Since I am an evangelical pastor down here in Mexico, I always feel a bit odd when I give visiting birders their first encounter with Lucifer. Of course, in my defense, this is not the actual Prince of Darkness I am talking about, but the Lucifer Hummingbird. And as a further clarification, it is generally agreed that this species’ common name comes from the original meaning of the name “Lucifer”, which is “light bearer”, referring to its bright gorget, and not from some demonic avian characteristic. Still, the irony is not lost on me.

The Lucifer Hummingbird is, depending on whom you consult, a small- or medium-sized hummingbird, with a length of 10 cm, or just under 4 inches. (Here in Mexico we have many hummers that are much larger, but most hummers in the United States are indeed smaller.) The male Lucifer has a long forked tail, usually held in a closed position, which explains its alternate name of Lucifer Sheartail. Males have an iridescent magenta gorget, longer on the sides than, say, the gorget of the Ruby-throated Hummingbird. Its crown and back are greenish, with buff/green-to-dirty-white underparts.

We males are all the same. When we have an itch, we scratch it.

Female Lucifer Hummingbirds have a short tail, greenish upperparts, and rich buff underparts. Females are a bit larger than males. Both sexes are distinguished by their curved bills; in my region, they are the only hummers with such a curved bill.

You will know them by their nose.

Several sources I consulted mentioned the Lucifer Hummingbird’s taste for feeding on agave flowers. Those are apparently their main nectar source during their summers in the southwestern United States and northern Mexico. But in my beloved birding grounds of Paso Ancho, where considerable numbers of Lucifers spend the winter, their dominant food is the orange flowers of Fouquieria formosa. In fact, each and every one of the Lucifer photos in this post show the birds perching or feeding on this plant.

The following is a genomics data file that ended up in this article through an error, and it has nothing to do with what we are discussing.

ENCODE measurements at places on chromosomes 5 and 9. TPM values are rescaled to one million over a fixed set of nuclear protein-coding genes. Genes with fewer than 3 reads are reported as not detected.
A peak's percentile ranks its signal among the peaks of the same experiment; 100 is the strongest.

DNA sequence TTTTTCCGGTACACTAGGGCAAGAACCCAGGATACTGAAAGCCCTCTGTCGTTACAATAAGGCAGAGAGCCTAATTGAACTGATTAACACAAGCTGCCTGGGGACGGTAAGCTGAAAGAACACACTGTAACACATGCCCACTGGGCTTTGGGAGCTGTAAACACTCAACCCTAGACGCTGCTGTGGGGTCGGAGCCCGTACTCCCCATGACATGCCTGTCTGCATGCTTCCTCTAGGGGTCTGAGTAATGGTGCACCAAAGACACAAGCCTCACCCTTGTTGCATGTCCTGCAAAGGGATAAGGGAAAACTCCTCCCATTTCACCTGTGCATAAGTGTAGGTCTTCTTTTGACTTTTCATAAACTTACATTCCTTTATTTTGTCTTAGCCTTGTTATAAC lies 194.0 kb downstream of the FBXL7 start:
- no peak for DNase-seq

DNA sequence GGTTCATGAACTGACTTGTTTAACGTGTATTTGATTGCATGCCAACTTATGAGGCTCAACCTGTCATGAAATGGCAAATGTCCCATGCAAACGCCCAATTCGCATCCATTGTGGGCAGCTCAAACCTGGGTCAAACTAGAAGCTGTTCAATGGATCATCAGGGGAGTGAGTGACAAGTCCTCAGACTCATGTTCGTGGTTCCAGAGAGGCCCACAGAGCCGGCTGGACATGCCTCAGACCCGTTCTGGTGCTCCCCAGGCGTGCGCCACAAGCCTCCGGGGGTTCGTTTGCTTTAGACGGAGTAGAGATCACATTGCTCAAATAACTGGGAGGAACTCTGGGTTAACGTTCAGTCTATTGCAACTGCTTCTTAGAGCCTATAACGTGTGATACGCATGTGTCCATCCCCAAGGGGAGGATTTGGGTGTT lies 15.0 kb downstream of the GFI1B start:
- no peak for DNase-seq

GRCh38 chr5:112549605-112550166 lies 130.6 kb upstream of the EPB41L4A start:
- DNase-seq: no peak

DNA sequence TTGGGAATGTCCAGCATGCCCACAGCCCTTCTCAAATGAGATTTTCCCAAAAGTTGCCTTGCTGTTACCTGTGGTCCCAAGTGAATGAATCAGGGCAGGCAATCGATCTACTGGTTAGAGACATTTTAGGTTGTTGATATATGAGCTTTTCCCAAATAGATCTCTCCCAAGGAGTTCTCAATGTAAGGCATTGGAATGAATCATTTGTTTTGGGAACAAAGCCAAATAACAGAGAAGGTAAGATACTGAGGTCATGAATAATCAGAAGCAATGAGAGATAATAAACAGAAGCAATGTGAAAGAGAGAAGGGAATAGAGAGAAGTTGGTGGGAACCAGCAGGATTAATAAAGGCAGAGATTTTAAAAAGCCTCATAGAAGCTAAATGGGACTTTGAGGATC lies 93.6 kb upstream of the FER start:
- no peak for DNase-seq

This plant is in the same family as the classic Ocotillo of the American Southwest. If you have seen an Ocotillo, you know it looks like a bunch of spiny stakes pushed into a single hole, which leaf out and bloom in response to seasonal rains. Our local version, however, has a tree-like shape, branching well above ground level. Put it together with a male Lucifer Hummingbird, and you have quite a show.

See? Quite a show! And, by the way, you can just barely see the split tail here.

Here’s a female seen from afar, for size perspective.

Unfortunately, in these times in which we are living, I am doing almost all my birding alone. So I won’t be introducing anyone else to Lucifer in the near future. All of last week’s encounters with Lucifer, and another Lucifer, and many more Lucifers, were my own.

All the photos in this post are from Paso Ancho, Michoacán. And all, except for #3, are from October 18th of this year. I’ll throw in a fun bonus photo from the same outing, which leaves no doubt whatsoever as to why Mexicans call the Rose-throated Becard “Degollado“, which means “one whose throat has been slit”:

Written by Paul Lewis
Paul Lewis moved from California to Mexico 36 years ago. He lived first in Mexicali, and now in the historic city of Morelia (about halfway between Guadalajara and Mexico City), where he and his wife pastor a small church. He is the author of an internationally distributed book in Spanish about family finances and has recorded four albums in Spanish of his own songs. But every Monday, he explores the wonderful habitats and birds found within an hour of his house, in sites which go from 3,000 to 10,000 feet of altitude. These habitats include freshwater wetlands, savannah grasslands, and pine, oak, pine/oak, pine/fir, cloud, and tropical scrub forests.